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Level 6 undergraduate research projects – how to maximise the impact and value within UK policing

Research into the value and impact of Level 6 undergraduate research projects that support UK evidence-based policing.

Key details

Lead institution
Principal researcher(s)
Zoe Tetley
Police region
East Midlands
Level of research
Project start date
Date due for completion

Research context

Evidence-based policing is leading the way in best practice for UK police forces and the College of Policing's Crime reduction toolkit is a database summarising the best-available evidence in what works to reduce crime.  However only Level 7 and above research projects are considered and shared as part of this framework.

The aims of this research project are:

  • to examine and understand the current impact and value of Level 6 undergraduate research projects in three regional police forces
  • to explore national best practice in the use of Level 6 undergraduate research projects in the context of UK policing
  • to develop a framework that will assist the operational use of Level 6 undergraduate research projects

As a result of a literature review, little evidence has been found to understand these aims and objectives and the review was extended to include any field of occupation in the UK.

The main themes found in the literature review were the impact and value to the individual students and how the projects enhanced their abilities and skills in research skills and critical thinking. Another theme that was identified was the improvement of the students' written communication skills and self-assurance.

Research methodology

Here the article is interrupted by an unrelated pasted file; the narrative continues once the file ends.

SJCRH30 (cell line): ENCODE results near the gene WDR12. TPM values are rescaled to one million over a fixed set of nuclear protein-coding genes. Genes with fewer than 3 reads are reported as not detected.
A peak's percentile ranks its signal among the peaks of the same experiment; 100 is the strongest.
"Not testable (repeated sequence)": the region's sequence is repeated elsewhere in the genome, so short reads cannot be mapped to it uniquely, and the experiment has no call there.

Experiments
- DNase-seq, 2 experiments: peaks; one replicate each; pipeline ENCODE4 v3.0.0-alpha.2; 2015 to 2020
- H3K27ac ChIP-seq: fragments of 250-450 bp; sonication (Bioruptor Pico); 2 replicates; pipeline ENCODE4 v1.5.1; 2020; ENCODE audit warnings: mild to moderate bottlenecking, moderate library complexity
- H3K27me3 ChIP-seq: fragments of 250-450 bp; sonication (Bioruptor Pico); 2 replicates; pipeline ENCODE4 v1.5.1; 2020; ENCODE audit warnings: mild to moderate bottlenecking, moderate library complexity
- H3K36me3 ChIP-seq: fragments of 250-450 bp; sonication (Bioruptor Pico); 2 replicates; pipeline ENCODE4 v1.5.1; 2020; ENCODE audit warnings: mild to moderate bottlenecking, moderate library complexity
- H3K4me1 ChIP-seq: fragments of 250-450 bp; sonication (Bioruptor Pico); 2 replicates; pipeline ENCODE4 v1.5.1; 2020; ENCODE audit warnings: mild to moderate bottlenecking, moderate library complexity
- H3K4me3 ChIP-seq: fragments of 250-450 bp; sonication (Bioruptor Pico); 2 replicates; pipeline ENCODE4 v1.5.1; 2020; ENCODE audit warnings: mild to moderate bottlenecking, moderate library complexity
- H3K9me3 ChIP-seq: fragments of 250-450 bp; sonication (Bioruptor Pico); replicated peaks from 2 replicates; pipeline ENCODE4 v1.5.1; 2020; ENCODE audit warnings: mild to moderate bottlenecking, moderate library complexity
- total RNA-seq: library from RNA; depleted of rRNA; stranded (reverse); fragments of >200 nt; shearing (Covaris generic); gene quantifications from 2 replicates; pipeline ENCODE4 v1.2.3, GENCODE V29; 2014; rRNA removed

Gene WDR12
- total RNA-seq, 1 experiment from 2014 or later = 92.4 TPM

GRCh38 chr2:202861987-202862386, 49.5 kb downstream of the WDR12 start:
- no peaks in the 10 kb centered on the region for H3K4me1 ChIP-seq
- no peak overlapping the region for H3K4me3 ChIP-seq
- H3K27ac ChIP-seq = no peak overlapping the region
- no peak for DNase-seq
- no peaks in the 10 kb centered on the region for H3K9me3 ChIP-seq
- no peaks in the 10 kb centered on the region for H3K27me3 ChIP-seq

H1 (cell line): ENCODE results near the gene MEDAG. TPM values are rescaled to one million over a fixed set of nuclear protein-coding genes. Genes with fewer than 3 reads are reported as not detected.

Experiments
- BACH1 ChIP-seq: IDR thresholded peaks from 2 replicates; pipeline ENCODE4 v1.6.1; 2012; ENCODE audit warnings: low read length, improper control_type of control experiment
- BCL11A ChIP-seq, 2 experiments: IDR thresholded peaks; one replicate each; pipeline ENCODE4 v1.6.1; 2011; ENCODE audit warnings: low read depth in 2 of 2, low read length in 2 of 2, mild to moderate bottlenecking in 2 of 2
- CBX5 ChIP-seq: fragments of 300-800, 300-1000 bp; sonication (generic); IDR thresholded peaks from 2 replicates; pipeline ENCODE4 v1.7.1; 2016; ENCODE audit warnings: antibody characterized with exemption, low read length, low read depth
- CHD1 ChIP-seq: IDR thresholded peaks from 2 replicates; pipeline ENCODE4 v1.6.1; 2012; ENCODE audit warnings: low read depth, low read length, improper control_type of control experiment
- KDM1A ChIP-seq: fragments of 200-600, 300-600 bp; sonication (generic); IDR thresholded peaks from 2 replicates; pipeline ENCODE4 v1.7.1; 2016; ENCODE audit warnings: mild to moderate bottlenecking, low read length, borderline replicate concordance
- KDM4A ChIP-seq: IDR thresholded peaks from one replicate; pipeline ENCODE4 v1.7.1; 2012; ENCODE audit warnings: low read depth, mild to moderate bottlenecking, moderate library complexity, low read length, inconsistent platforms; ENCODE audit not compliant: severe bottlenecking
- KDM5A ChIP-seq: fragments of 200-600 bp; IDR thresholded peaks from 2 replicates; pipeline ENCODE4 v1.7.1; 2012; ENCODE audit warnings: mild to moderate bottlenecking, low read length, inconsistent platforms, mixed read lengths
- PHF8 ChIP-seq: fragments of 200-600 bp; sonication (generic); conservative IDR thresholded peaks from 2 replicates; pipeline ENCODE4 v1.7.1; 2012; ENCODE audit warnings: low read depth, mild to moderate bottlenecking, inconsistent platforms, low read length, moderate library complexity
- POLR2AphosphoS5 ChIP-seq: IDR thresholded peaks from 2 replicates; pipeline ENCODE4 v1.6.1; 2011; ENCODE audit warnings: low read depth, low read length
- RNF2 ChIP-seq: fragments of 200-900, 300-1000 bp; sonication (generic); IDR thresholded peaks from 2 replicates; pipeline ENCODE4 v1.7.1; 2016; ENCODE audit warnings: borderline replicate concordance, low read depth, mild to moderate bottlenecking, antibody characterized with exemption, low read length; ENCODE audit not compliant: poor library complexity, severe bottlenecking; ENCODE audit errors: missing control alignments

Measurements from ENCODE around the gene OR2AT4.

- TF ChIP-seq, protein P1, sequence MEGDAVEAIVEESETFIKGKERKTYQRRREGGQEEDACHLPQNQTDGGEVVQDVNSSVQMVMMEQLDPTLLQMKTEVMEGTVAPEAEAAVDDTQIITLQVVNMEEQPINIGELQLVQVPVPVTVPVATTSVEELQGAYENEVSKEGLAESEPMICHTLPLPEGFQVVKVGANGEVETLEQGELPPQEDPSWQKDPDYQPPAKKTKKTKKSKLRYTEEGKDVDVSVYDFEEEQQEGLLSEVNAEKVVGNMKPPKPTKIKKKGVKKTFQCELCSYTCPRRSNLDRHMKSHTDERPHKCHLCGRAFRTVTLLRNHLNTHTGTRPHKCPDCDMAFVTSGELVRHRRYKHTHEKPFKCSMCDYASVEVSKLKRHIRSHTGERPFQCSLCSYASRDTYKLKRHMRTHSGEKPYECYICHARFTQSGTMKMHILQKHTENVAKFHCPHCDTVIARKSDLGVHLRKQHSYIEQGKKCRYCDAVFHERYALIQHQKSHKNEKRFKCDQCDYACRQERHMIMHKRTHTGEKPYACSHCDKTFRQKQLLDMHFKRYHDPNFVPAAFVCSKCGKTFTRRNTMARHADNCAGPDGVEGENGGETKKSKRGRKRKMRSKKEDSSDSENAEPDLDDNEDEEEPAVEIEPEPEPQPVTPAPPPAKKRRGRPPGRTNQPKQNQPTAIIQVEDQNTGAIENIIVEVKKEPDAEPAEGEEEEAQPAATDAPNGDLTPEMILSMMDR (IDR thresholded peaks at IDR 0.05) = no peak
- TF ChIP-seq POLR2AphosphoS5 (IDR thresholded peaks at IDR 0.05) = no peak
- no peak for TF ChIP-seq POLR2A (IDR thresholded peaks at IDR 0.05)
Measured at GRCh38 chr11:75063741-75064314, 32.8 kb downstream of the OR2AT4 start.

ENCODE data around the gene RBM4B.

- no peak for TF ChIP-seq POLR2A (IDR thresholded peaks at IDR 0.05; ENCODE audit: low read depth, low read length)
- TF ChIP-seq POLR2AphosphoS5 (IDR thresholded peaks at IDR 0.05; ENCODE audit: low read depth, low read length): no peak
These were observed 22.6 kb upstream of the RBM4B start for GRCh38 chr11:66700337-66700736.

An examination of three UK constabularies and their current processes will expand the knowledge of how evidence-based policing is being used.

A qualitative approach through semi-structured interviews, as described by Bryman and others (2016, chapter 9), will be used to obtain knowledge from these constabularies. An unstructured interview will also be carried out with the College of Policing to establish their current practices and whether there is any scope for change in the future.

A focus group of students currently studying the degree in Professional Policing will also accompany this research to add the views of the subjects. These methods will employ primary data in an inductive approach to identify a framework by using an epistemological orientation, interpretivism and realism approaches. 

The semi-structured interviews will allow consistency and standardisation to the answers received without bias and diversion, minimising errors, but also allowing freedom to divert where necessary. The questions, through an interview schedule, and answers, will be recorded.

The research will support the realistic evaluation theory as the resolve of evaluation research is to ensure that the advancement of policy and practice are continuous in policing. The research will then be distributed within policing to allow for future practices and joint working to be enhanced.

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